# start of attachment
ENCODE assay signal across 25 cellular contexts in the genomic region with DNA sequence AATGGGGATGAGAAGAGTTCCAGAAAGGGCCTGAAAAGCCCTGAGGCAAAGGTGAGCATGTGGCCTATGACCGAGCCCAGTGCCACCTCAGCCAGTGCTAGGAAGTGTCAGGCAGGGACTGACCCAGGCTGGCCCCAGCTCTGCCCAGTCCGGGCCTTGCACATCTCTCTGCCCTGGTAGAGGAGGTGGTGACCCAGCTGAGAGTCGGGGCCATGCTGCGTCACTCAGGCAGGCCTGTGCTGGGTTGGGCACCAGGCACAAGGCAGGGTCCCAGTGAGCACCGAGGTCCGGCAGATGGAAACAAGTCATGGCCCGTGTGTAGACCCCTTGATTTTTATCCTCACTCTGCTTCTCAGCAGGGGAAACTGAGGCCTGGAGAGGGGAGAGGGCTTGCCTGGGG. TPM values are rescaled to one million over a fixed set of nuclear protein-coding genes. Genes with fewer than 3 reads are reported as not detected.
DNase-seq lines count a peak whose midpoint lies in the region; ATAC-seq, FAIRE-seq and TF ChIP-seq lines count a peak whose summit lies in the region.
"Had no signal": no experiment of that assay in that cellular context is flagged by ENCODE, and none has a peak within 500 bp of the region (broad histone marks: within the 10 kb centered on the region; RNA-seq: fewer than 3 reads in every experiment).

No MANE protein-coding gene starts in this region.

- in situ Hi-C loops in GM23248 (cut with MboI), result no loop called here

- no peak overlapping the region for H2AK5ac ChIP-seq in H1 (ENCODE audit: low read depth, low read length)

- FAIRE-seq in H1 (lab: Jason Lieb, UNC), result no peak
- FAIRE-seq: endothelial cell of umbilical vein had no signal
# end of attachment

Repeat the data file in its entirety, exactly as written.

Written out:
ENCODE assay signal across 25 cellular contexts in the genomic region with DNA sequence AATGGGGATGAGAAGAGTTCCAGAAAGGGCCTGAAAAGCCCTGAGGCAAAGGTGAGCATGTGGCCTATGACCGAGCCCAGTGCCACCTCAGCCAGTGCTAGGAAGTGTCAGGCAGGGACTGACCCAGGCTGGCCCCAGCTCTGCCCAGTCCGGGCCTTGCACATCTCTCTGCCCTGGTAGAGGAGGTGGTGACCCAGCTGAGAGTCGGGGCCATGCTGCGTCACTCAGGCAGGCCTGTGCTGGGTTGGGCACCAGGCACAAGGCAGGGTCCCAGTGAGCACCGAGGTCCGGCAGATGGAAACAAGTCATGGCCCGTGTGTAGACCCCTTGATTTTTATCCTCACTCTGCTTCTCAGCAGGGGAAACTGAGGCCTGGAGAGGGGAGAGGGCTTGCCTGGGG. TPM values are rescaled to one million over a fixed set of nuclear protein-coding genes. Genes with fewer than 3 reads are reported as not detected.
DNase-seq lines count a peak whose midpoint lies in the region; ATAC-seq, FAIRE-seq and TF ChIP-seq lines count a peak whose summit lies in the region.
"Had no signal": no experiment of that assay in that cellular context is flagged by ENCODE, and none has a peak within 500 bp of the region (broad histone marks: within the 10 kb centered on the region; RNA-seq: fewer than 3 reads in every experiment).

No MANE protein-coding gene starts in this region.

- in situ Hi-C loops in GM23248 (cut with MboI), result no loop called here

- no peak overlapping the region for H2AK5ac ChIP-seq in H1 (ENCODE audit: low read depth, low read length)

- FAIRE-seq in H1 (lab: Jason Lieb, UNC), result no peak
- FAIRE-seq: endothelial cell of umbilical vein had no signal